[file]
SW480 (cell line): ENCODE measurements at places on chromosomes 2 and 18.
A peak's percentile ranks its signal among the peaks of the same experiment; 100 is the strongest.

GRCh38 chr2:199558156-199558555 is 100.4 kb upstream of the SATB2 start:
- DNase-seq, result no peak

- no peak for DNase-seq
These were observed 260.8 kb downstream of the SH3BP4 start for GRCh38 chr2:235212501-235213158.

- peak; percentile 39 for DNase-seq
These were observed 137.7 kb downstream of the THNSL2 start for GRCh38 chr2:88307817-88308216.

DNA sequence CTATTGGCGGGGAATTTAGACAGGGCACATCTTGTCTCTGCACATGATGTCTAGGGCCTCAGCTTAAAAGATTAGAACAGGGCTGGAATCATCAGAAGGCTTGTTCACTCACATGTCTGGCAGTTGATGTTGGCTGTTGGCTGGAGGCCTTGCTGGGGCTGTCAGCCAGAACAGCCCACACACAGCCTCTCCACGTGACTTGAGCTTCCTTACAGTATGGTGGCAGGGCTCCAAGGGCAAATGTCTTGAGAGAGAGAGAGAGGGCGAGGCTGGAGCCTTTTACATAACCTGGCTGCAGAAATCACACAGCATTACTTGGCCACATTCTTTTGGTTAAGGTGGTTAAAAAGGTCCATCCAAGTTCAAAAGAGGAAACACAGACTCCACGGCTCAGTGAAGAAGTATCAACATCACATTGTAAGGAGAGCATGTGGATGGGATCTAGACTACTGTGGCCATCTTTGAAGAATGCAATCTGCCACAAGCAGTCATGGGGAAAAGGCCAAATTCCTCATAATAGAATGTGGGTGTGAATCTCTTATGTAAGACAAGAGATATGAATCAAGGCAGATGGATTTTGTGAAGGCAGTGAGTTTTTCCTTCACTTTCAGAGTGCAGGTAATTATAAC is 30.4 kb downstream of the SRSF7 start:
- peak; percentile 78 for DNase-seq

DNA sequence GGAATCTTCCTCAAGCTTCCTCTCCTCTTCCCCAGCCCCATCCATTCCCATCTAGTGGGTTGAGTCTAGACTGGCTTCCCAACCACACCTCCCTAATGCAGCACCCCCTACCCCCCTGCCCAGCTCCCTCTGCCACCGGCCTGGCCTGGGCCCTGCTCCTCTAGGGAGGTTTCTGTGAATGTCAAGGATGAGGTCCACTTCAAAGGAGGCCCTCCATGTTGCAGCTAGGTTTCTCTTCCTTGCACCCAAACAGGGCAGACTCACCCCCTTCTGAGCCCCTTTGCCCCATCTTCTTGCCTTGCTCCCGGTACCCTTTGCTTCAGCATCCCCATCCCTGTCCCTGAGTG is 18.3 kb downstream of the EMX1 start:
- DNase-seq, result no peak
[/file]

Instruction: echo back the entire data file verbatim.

SW480 (cell line): ENCODE measurements at places on chromosomes 2 and 18.
A peak's percentile ranks its signal among the peaks of the same experiment; 100 is the strongest.

GRCh38 chr2:199558156-199558555 is 100.4 kb upstream of the SATB2 start:
- DNase-seq, result no peak

- no peak for DNase-seq
These were observed 260.8 kb downstream of the SH3BP4 start for GRCh38 chr2:235212501-235213158.

- peak; percentile 39 for DNase-seq
These were observed 137.7 kb downstream of the THNSL2 start for GRCh38 chr2:88307817-88308216.

DNA sequence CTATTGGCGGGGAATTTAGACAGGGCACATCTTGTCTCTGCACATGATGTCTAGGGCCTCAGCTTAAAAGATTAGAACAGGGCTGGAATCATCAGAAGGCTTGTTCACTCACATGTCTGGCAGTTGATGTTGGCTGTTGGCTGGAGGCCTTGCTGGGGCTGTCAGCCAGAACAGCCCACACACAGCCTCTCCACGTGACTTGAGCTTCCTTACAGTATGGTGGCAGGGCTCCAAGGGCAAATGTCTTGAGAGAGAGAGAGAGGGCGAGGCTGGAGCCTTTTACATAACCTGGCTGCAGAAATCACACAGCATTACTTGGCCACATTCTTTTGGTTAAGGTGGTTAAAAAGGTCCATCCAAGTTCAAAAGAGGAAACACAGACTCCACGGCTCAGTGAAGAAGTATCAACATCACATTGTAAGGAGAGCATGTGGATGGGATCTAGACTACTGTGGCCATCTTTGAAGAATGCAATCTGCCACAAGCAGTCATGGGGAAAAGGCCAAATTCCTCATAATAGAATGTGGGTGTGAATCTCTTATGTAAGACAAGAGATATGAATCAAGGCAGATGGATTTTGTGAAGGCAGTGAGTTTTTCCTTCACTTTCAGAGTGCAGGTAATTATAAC is 30.4 kb downstream of the SRSF7 start:
- peak; percentile 78 for DNase-seq

DNA sequence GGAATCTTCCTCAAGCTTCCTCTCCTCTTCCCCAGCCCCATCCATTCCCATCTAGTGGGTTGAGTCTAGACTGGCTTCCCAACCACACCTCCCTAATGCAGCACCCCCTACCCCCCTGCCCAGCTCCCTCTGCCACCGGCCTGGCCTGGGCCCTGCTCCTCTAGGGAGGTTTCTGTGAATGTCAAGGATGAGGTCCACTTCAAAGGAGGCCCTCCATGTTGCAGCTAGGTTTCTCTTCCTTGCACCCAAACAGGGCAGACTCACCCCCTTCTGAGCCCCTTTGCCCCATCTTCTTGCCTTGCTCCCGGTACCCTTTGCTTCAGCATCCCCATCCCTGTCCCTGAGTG is 18.3 kb downstream of the EMX1 start:
- DNase-seq, result no peak